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Signs of the Times- A History of SPRING AWAKENING's Deaf West Theatre on Broadway and Beyond!

"Theatre for the deaf? On Broadway?" It's a question that many theatre fans have asked since July 7, when official word came that Deaf West Theatre's production of Spring Awakening would land on Broadway this fall. The upcoming production, which will run September 8 through January 9 at the Brooks Atkinson Theatre, will sound the same to fans of the 2006 Tony-winning musical, but it will be performed simultaneously in American Sign Language by a cast of 27.

Wait...what? That's right- this production, which marks the first Broadway revival of the show since it closed in 2009, comes complete with ASL, and though the concept seems revolutionary, this is far from the first time that it has been done (and has worked). Let's review:

The North Hollywood-based Deaf West Theatre Company has served as a model for deaf theatre worldwide since it was founded 1991, by Ed Waterstreet. Noted for being the first professional resident Sign Language Theatre in the western half of the United States, the institution's productions, actors and directors have won more than 80 theatre awards for artistic merit.

DWT was created to directly improve and enrich the cultural lives of the 1.2 million deaf and hard-of-hearing individuals who live in the Los Angeles area, providing exposure and access to professional theatre, filling a void for deaf artists and audiences. Just some of their recent productions have included Pinocchio, Children of a Lesser God, My Sister in This House, and Cyrano.

Spring Awakening director Michael Arden already has a rich history with the theatre company. In 2009, Arden led DWT and Center Theatre Group's joint production of Pippin, alongside deaf actor Tyrone Giordano. Directed by Jeff Calhoun, the New York Times' Charles Isherwood said of the performances: "They share the role with an easygoing rapport that turns pointedly testy when Pippin faces moments of inner conflict. Mr. Arden sings with an expressiveness that is matched by Mr. Giordano's warm, questing performance." He continued: "Although the device of using two actors in some roles is obviously determined by the presence of hearing-impaired actors in a musical, in the case of Pippin it is a trenchant embodiment of the character's inability to settle on a fixed self, to determine who he really wants to be."

"Alright, cool. So this has worked in LA," say east coasters. Even more notably however, DWT successfully staged another musical over a decade ago that made it all the way to Broadway. Big River ran for 67 performances in the summer of 2003, led by the previously mentioned Giordano, Daniel H. Jenkins, Michael McElroy, Melissa Van Der Schyff, and who else, but Michael Arden as Tom Sawyer. The revival and McElroy both earned Tony nominations, and the company even picked up a Tony Honor for Excellence in Theatre in 2004.

Isherwood wrote in a Variety review: "Sound confusing? Distracting? Or worse, worthy? No sirree - exhilarating is more like it. This big-hearted, beautifully conceived production is not just a sterling revival of a sturdy musical, but also an eye-opening adventure, a new kind of theatrical experience. What's more, it is both a practical illustration of, and a moving homage to, the embracing humanity of Twain's touchstone novel."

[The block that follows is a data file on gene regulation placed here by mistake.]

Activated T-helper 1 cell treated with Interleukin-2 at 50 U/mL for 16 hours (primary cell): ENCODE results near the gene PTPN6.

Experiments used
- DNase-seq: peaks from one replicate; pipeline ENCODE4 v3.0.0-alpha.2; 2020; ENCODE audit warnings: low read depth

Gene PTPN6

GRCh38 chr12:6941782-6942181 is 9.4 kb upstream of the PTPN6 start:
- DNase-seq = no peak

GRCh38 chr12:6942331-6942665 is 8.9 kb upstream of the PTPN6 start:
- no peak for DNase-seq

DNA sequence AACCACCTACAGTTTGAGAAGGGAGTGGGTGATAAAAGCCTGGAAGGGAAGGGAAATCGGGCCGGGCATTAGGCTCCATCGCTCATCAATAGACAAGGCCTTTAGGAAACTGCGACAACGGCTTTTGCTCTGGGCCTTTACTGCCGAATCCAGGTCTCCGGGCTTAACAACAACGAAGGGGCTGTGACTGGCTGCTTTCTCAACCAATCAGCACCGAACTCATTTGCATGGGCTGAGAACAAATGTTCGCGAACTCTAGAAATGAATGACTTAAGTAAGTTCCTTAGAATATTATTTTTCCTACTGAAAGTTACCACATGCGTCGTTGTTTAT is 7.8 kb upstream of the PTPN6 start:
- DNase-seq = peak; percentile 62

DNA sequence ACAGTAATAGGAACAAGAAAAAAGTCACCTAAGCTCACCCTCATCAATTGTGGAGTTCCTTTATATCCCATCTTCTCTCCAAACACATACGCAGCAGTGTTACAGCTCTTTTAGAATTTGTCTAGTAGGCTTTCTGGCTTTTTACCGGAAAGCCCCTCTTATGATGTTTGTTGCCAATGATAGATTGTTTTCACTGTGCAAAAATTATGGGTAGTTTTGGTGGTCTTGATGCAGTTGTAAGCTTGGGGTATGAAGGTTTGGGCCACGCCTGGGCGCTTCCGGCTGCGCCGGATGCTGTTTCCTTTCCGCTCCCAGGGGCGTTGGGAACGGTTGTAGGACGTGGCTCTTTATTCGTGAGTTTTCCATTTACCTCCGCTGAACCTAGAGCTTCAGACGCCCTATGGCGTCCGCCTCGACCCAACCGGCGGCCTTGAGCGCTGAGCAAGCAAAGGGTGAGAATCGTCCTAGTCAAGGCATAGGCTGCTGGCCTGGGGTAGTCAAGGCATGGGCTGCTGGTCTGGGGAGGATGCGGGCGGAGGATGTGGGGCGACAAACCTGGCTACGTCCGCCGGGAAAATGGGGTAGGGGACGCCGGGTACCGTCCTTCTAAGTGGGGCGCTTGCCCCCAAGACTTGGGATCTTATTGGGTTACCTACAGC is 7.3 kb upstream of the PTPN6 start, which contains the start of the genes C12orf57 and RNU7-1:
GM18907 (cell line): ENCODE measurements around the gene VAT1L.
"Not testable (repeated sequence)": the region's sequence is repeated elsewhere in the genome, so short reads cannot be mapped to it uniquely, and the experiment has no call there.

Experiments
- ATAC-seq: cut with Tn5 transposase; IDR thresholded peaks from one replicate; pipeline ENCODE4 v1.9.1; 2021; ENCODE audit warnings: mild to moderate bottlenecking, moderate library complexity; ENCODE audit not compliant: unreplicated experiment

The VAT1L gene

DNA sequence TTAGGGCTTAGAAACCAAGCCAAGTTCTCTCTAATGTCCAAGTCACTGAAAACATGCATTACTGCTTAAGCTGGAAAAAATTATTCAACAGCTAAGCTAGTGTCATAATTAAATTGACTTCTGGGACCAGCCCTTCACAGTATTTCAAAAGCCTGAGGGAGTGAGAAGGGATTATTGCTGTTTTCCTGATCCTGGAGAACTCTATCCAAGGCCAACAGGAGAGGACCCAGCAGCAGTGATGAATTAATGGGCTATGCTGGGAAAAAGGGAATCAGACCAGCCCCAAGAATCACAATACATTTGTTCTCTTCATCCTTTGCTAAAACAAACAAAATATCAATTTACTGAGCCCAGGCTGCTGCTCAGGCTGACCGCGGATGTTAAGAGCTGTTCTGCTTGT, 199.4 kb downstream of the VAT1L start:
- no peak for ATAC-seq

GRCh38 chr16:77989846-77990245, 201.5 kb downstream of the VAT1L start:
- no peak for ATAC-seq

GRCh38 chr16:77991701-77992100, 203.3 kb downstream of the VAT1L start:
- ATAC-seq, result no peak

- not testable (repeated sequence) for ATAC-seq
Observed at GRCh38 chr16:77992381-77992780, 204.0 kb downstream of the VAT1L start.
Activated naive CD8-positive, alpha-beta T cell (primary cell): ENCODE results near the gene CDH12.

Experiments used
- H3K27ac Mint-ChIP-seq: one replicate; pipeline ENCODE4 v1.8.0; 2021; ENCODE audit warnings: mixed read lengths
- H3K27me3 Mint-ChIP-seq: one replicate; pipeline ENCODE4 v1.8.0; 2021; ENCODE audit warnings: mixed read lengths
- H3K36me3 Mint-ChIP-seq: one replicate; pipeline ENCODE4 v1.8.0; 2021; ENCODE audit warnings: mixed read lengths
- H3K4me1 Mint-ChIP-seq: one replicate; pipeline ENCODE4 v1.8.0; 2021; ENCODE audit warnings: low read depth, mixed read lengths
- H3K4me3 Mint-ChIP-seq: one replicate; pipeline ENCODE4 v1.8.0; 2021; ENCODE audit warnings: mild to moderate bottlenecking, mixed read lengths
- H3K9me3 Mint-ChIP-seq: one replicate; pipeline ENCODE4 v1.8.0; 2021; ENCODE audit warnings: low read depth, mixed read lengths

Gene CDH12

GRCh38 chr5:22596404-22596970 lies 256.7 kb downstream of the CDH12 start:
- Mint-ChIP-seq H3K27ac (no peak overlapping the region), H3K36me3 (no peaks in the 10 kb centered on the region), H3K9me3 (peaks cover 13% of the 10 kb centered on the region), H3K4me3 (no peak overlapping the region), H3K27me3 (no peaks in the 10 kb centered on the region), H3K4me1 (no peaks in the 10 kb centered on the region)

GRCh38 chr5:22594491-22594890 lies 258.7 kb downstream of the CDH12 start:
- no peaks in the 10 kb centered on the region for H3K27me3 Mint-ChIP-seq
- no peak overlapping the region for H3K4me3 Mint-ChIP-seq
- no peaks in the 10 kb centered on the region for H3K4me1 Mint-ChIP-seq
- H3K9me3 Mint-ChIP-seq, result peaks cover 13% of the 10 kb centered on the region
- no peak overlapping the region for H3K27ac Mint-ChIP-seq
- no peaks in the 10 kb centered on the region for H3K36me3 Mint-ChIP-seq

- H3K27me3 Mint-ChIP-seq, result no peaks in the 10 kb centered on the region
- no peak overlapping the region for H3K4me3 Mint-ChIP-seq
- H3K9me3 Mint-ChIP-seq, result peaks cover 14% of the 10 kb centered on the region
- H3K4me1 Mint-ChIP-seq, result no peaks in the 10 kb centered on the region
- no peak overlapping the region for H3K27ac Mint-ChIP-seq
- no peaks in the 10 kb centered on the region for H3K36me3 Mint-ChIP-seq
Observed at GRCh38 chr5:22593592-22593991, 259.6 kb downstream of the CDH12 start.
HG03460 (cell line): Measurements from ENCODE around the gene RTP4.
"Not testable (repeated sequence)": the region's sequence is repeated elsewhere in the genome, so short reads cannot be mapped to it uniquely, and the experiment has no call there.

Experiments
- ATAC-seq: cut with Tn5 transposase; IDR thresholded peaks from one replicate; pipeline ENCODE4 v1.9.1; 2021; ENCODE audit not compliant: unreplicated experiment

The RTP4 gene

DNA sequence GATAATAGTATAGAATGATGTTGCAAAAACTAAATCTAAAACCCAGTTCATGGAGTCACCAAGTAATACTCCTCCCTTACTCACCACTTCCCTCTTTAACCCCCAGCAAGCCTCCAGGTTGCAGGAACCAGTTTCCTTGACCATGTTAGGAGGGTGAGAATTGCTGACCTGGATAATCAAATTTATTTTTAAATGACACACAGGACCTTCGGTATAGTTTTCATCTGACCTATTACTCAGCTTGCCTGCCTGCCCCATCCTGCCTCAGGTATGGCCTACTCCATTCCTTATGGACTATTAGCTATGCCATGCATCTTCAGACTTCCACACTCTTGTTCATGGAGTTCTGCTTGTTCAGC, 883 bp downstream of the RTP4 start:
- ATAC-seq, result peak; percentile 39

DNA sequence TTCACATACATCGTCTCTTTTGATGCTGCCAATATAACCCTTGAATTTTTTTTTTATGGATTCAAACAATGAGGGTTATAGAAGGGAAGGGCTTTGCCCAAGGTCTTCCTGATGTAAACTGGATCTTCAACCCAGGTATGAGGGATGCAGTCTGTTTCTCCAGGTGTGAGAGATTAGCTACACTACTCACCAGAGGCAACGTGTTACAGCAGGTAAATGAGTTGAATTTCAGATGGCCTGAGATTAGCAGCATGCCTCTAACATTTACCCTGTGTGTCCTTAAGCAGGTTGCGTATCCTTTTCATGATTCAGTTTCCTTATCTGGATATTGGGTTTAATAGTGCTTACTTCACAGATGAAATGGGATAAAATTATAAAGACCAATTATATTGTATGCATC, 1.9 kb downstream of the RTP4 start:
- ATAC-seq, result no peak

So will this model translate on a Broadway stage for Spring Awakening? We think so. And furthermore, so do the show's creators.

Following the recent West Coast production, Duncan Sheik said, "Spring Awakening is very much about the difficulty that parents and children have with communication. So there's a beautiful metaphor to it being done with this particular set of actors. The musicianship and the vocal performances of the Broadway cast being assembled are second to none, and that combined with the amazing physicality of the signing actors really raises the emotional bar."

"I couldn't be more grateful than I am to Deaf West, Michael, and Ken," Steven Sater added. "It will surely be one of the thrills of my life to watch our young cast sing to New York, every night, in this pure language of the heart."

The complete 28-member cast of Spring Awakening is Robert Ariza, Miles Barbee, Katie Boeck, Alex Boniello, Joshua Castille, Lizzy Cuesta, Daniel N. Durant, Treshelle Edmond, Sandra Mae Frank,Kathryn Gallagher, Sean Grandillo, Elizabeth Greene, Russell Harvard, Amelia Hensley, Van Hughes, Lauren Luiz, Emmy and Golden Globe Award winner Camryn Manheim, Daniel Marmion, Academy and Golden Globe Award winner and Emmy Award nominee Marlee Matlin, Austin McKenzie, Andy Mientus, Patrick Page, Ren, Krysta Rodriguez, Daniel David Stewart, Ali Stroker,Alexandra Winter, and Alex Wyse.

Spring Awakening, the Tony Award-winning Best Musical of 2007, will play a strictly limited Broadway engagement at the Brooks Atkinson Theatre (256 West 47th Street) with previews beginning on Tuesday, September 8 and opening night set for Sunday, September 27. The show will run 18 weeks only, through Saturday, January 9, with no extension possible.

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From This Author Nicole Rosky